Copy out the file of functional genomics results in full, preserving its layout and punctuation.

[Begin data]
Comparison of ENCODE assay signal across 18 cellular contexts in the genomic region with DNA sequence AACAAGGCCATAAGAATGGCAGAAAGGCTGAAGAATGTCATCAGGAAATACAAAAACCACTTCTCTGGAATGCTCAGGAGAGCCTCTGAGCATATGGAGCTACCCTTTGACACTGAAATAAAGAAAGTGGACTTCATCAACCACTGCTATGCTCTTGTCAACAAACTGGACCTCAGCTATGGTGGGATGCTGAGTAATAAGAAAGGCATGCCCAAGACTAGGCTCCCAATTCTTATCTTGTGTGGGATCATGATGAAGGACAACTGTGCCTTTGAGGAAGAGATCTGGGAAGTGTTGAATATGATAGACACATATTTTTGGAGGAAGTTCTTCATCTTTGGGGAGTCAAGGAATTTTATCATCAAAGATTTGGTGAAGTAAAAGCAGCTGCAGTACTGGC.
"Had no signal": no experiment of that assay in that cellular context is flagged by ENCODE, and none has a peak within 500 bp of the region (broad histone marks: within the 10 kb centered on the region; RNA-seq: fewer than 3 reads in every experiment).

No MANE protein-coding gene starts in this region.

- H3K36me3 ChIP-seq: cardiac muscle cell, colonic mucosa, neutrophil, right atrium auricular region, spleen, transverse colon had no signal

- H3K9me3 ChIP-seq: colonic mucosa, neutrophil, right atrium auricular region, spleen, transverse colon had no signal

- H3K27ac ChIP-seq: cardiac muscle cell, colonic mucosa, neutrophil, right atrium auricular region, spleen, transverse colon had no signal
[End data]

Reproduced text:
Comparison of ENCODE assay signal across 18 cellular contexts in the genomic region with DNA sequence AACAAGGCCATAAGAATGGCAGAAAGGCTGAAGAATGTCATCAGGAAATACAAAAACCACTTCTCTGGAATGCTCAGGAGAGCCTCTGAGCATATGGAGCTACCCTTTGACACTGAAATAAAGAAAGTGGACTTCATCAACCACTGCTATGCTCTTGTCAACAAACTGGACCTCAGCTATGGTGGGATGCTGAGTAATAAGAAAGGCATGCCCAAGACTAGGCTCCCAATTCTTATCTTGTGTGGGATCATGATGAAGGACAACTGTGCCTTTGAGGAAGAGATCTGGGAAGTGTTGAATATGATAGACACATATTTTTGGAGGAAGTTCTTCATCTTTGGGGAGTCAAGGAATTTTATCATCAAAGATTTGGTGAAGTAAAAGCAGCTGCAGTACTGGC.
"Had no signal": no experiment of that assay in that cellular context is flagged by ENCODE, and none has a peak within 500 bp of the region (broad histone marks: within the 10 kb centered on the region; RNA-seq: fewer than 3 reads in every experiment).

No MANE protein-coding gene starts in this region.

- H3K36me3 ChIP-seq: cardiac muscle cell, colonic mucosa, neutrophil, right atrium auricular region, spleen, transverse colon had no signal

- H3K9me3 ChIP-seq: colonic mucosa, neutrophil, right atrium auricular region, spleen, transverse colon had no signal

- H3K27ac ChIP-seq: cardiac muscle cell, colonic mucosa, neutrophil, right atrium auricular region, spleen, transverse colon had no signal